In this brief, potent memoir, bestselling novelist Paretsky (Fire Sale) proves as sharp and straight shooting as V.I. Warshawski, the female private investigator she's made famous in 12 novels. Carefully sketching her conjoined lives as an artist and activist who cut her political teeth on the civil rights and feminist movements of the 1960s, she paints a moving portrait of herself as an engaged intellectual looking to make a substantive and life-affirming mark on society. Paretsky can be pointed in recollecting childhood influencesâ€”including Louisa May Alcott's Little Women, and her realization that the only woman writer taught in school was named "George"â€”and how they play into silences faced now by writers and citizens. Paretsky is also passionate about the religious right and the Patriot Act, but her views on how the current administration treats women's sexual and reproductive freedoms are among the most powerful. "The junior Mr. Bush has given free rein to corporate venality," she asserts, " but he is adamant about controlling the sexual behavior of women both at home and abroad. Little girls, you must get Daddy's permission for what you want to do in the privacy of your bedroom." Paretsky's informed views illuminate her fiction and add dimension to discussions of the political responsibilities of the artist. (May)Copyright 2006 Reed Business Information.
Writing in an Age of Silenceby Sara Paretsky
A revealing look at the power of speaking out, Writing in an Age of Silence describes Paretski’s coming of age in a time of great possibility, during the civil rights movement, the peace movement, and the women’s movement. Bestselling crime-writer Sarah Paretsky has won critical acclaim for her V.I. Warshawski novels, centered around one of the/i>… See more details below
A revealing look at the power of speaking out, Writing in an Age of Silence describes Paretski’s coming of age in a time of great possibility, during the civil rights movement, the peace movement, and the women’s movement. Bestselling crime-writer Sarah Paretsky has won critical acclaim for her V.I. Warshawski novels, centered around one of the first and most popular female investigators in contemporary fiction. In this fascinating and personal account, Paretsky describes a life shaped by the desire to act. From the feminist movement—which triggered her aspirations to write and shaped the character of her female detective—to the Patriot Act and the liberties we have lost, Paretsky describes the struggle of one individual to find a voice. A moving call to action, Writing in an Age of Silence chronicles the social changes that have shaped contemporary America, and mirrors a desire for freedom, both personal and political, that many Americans will relate to today.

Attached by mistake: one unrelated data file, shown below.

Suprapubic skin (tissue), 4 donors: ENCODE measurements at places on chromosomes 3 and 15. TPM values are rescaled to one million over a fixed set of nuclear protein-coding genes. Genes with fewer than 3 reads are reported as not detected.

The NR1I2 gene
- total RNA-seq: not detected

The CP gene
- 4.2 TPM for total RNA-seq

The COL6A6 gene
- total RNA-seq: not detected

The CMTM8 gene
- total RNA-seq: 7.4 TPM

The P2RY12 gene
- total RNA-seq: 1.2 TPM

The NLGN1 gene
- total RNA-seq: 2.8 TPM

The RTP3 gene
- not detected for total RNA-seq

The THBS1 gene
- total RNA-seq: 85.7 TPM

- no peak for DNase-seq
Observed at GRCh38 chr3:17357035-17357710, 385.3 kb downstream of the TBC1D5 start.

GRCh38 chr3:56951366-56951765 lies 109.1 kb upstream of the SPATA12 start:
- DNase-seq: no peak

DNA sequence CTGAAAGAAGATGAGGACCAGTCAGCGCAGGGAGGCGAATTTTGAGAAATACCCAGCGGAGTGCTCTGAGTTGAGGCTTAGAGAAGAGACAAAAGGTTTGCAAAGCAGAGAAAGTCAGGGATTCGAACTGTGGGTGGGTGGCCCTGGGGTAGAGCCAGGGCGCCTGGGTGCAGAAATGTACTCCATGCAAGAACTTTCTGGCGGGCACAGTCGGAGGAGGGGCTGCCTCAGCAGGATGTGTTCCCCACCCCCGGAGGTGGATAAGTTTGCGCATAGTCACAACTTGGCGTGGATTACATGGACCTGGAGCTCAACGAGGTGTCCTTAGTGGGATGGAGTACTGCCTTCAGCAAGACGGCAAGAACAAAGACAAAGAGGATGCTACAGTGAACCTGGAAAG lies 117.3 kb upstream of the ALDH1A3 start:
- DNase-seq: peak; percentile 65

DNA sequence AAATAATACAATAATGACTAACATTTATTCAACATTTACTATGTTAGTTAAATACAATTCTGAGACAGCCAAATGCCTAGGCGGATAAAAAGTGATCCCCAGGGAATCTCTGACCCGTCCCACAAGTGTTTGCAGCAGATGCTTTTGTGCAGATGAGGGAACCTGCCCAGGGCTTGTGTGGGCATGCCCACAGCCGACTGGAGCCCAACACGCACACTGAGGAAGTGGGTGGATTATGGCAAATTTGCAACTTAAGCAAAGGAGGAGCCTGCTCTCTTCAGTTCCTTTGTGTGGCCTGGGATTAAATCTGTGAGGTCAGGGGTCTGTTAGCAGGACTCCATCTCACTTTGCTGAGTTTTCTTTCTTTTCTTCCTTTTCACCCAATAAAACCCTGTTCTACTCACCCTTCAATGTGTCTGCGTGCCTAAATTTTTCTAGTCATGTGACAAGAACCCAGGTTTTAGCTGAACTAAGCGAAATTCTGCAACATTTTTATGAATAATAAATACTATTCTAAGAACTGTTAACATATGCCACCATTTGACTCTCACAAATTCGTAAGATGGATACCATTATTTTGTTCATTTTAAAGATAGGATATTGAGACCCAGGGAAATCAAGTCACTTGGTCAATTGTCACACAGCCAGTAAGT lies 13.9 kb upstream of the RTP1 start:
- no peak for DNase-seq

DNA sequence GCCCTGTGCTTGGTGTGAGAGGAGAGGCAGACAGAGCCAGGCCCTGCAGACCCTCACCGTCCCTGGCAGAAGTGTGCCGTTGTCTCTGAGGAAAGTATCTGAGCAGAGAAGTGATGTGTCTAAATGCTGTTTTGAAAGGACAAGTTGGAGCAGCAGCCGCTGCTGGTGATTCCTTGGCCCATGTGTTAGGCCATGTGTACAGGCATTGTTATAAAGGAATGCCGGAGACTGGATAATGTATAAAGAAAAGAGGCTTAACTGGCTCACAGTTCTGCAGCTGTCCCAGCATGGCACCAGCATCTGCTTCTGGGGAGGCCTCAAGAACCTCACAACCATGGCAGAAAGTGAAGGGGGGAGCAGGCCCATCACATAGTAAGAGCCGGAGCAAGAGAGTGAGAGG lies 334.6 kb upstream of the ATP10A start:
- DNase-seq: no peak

“In this brief, potent memoir, Paretsky proves as sharp and straight-shooting as V. I. Warshawski.”—Publishers Weekly
“The journey from love-starved childhood to adult celebrity, and the essential role of literature in the metamorphosis, makes for a powerful and anguishing kind of autobiography.”—Chicago Tribune
“This poignant and compelling personal testimony explains both the influences which made her a writer and the kind of writer she became ... both a testimony and a polemic; it is one woman’s voice among many, but it is a powerful one.”—P D James, Spectator
“Written with graceful economy, Writing in an Age of Silence is an urgent cry for dissent and a powerful reminder that liberties taken for granted may someday not be granted at all.”—Booklist
- Verso Books
- Publication date:
- Product dimensions:
- 5.80(w) x 8.50(h) x 0.70(d)
and post it to your social network
Most Helpful Customer Reviews
See all customer reviews >
"Silence does not mean consent. Silence means death," states Sara Paretsky, writing about post-9/11 pressure to withhold criticism or dissent. That this book was published 4 years ago and mine is the first customer review itself speaks volumes. As a memoir it exposes the writer's burden of self-doubt, created in part by a family and community that belittled her talent and potential. It would be convenient to dismiss her socio-political commentary on repression to lessons we've learned from our (albeit recent) past, but unfortunately that hasn't occurred, notwithstanding regime change at home. On the one hand, I find myself troubled by the book's lack of focus and lackadaisical editing; on the other, I'm ashamed that my own outrage at the conduct she describes has been limited to financial support of a few groups (such as the Freedom to Read Foundation) that continue to take civil liberties seriously.